Sunday, December 11, 2022

New Frontiers: Law and Society in the Roman World

New Frontiers

An interdisciplinary edited collection on social science methodologies for approaching Roman legal sources

Roman law as a field of study is rapidly evolving to reflect new perspectives and approaches in research. Scholars who work on the subject are increasingly being asked to conduct research in an interdisciplinary manner whereby Roman law is not merely seen as a set of abstract concepts devoid of any background, but as a body of law which operated in a specific social, economic and cultural context. This context-based, 'law and society' approach to the study of Roman law is an exciting new field which legal historians must address.

This interdisciplinary collection focuses on three larger themes which have emerged from these studies: Roman legal thought the interaction between legal theory and legal practice and the relationship between law and economics.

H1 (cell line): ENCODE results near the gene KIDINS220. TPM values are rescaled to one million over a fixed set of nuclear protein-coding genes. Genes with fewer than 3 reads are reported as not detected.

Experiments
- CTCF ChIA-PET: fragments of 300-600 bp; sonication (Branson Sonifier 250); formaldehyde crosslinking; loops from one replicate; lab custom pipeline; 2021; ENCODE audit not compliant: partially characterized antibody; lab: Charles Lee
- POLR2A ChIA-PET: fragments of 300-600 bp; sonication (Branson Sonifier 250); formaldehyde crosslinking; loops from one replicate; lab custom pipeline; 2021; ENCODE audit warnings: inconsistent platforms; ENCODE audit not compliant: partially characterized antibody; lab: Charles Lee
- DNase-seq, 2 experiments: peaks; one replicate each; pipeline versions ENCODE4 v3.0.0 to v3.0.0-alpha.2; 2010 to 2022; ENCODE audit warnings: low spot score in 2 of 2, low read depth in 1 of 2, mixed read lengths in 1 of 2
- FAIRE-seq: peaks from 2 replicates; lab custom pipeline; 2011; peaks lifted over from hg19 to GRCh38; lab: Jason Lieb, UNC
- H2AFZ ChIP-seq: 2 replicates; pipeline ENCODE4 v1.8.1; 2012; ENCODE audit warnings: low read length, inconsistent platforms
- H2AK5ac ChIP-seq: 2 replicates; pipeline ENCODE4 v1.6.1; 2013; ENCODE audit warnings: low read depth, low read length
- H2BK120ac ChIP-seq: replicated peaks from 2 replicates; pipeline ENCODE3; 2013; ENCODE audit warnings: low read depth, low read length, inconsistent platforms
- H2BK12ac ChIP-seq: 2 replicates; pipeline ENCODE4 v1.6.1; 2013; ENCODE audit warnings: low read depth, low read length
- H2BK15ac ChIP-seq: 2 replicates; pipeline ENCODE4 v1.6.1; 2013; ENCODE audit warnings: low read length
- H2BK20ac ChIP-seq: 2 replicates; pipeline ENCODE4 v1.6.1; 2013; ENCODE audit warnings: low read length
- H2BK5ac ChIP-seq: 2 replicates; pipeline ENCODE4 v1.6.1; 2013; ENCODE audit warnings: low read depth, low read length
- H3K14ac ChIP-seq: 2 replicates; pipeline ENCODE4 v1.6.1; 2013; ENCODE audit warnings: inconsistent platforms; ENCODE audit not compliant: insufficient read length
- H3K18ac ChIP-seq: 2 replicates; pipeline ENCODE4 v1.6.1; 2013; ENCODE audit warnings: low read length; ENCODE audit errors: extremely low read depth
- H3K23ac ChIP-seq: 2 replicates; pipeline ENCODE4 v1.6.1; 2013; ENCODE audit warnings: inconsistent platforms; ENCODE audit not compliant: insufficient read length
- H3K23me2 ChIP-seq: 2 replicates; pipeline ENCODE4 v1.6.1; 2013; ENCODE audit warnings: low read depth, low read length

List of Contributors
List of Abbreviations
1. Introduction, Paul J. du Plessis
Part I: Perspectives on Roman Legal Thought
2. Why Read the Jurists? Aulus Gellius on Reading Across Disciplines, Joseph A. Howley
3. Artes Urbanae: Roman Law and Rhetoric, Olga E. Tellegen-Couperus and Jan. W. Tellegen
4. The Senatus Consultum Silanianum: Court Decisions and Judicial Severity in the Early Roman Empire, Jill Harries
Part II: Interactions between Legal Theory and Legal Practice
5. Law’s Empire: Roman Universalism and Legal Practice, Caroline Humfress
6. The Concept of Conubium in the Roman Republic, Saskia T. Roselaar
7. Financial Transactions by Women in Puteoli, Eva Jakab
8. Tapia’s Banquet Hall and Eulogios’ Cell: the Transfer of Ownership as Security in Some Late Byzantine Papyri, Jakub Urbanik
Section C: Economic Realities and Law
9. Law, Agency and Growth in the Roman Economy, Dennis P. Kehoe
10. Dumtaxat de peculio: What’s in a Peculium or Establishing the Extent of the Principal’s Liability, Jean-Jacques Aubert
11. Pipes and Property in the Sale of Real Estate (D., Cynthia J. Bannon
Part IV. Concluding thoughts
12. The View is Determined by the Standpoint, Philip Thomas

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